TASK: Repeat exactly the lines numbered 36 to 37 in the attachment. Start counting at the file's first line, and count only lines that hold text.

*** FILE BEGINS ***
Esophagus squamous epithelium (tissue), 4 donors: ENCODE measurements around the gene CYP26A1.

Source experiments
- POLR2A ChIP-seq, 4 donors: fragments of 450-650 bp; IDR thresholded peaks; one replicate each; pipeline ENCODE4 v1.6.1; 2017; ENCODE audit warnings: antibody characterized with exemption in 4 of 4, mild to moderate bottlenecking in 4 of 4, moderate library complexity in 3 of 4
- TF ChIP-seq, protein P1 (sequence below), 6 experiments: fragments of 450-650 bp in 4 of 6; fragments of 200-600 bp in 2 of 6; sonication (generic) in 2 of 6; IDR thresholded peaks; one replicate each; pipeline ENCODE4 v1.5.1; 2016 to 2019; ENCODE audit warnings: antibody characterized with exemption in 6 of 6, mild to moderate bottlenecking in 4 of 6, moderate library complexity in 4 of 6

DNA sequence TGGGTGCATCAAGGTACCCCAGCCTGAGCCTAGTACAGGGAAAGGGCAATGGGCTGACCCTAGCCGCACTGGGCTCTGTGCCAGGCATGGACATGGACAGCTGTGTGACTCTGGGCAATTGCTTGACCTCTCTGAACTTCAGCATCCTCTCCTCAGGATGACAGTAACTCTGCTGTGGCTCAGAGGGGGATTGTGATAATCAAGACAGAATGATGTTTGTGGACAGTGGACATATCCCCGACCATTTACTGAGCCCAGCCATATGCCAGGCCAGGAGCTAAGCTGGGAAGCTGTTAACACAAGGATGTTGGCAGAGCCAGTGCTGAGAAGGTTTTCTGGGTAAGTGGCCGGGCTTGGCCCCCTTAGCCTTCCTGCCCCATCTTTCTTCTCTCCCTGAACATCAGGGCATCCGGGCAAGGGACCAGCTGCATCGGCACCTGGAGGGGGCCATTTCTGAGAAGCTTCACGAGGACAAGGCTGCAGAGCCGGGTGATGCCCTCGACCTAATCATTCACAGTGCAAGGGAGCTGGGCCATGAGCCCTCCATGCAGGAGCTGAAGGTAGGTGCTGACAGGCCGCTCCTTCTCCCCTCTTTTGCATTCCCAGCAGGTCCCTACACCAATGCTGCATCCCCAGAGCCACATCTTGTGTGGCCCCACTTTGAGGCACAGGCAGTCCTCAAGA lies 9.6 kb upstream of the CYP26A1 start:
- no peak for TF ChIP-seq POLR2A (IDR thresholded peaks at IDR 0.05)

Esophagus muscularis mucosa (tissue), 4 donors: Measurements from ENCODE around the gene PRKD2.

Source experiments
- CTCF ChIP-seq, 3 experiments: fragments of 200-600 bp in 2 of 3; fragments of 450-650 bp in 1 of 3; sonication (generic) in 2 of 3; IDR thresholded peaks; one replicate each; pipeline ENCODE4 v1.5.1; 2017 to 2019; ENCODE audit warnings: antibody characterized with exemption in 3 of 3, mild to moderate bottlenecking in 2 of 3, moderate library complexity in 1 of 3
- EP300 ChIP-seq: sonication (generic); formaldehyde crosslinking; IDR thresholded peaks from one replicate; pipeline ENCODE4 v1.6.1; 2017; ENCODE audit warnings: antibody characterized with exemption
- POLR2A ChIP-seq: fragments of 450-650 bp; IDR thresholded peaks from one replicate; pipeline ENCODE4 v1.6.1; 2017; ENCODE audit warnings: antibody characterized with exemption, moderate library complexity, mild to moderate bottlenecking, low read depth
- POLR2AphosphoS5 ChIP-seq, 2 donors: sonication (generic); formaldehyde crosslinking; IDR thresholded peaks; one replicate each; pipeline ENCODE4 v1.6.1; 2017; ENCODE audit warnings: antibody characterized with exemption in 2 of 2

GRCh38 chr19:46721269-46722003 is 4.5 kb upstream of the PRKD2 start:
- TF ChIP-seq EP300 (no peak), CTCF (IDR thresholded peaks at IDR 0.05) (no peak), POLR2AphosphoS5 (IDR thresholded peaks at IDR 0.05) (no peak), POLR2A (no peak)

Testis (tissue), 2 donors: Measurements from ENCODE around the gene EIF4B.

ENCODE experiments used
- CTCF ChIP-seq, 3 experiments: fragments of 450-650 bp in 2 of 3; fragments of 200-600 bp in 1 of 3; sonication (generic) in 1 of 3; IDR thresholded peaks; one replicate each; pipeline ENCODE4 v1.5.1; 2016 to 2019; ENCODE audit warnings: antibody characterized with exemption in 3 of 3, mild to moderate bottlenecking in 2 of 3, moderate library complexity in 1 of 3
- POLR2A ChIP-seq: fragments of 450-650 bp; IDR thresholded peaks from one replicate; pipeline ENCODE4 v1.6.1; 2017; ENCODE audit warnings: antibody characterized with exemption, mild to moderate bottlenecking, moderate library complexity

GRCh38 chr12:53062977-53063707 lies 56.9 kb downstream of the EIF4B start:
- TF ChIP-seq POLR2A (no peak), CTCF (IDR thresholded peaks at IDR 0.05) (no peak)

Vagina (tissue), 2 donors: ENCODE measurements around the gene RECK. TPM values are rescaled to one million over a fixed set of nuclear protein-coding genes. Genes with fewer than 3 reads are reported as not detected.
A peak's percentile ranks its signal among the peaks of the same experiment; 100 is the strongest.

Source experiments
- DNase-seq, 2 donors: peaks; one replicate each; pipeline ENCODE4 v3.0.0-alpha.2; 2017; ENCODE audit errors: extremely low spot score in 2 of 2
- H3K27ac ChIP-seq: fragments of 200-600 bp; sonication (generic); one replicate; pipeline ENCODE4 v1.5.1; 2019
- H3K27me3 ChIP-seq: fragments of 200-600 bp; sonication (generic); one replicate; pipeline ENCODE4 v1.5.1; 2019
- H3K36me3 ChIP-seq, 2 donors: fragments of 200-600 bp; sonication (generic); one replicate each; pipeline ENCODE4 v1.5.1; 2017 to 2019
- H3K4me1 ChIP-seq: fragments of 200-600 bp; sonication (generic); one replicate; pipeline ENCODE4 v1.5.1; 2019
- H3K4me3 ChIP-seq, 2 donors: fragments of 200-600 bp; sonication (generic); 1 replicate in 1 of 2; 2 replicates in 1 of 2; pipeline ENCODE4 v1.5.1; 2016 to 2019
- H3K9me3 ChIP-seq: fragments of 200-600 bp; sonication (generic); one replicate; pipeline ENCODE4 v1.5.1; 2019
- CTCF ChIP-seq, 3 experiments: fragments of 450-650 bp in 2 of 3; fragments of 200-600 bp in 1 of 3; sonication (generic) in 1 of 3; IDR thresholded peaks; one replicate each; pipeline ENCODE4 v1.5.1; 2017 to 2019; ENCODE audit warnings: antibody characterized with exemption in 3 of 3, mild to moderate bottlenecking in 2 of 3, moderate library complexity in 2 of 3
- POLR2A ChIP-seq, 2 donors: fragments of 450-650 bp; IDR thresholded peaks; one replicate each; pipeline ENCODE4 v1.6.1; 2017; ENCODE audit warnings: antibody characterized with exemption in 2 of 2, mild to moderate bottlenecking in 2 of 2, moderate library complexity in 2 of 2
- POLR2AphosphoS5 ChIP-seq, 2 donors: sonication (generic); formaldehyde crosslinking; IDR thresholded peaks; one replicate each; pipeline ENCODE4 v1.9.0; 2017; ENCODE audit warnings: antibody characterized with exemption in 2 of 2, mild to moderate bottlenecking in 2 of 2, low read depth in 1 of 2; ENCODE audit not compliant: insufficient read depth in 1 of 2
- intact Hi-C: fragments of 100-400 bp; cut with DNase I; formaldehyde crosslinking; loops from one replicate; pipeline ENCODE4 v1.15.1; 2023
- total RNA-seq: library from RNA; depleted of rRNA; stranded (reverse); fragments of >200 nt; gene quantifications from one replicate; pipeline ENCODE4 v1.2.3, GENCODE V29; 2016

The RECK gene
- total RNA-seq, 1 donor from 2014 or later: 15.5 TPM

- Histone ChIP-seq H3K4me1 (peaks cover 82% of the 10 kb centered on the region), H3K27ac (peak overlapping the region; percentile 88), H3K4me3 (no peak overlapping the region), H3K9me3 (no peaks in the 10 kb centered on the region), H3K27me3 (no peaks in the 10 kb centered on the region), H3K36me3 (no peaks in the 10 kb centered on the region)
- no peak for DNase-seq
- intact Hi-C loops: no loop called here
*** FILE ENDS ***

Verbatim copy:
The RECK gene
- total RNA-seq, 1 donor from 2014 or later: 15.5 TPM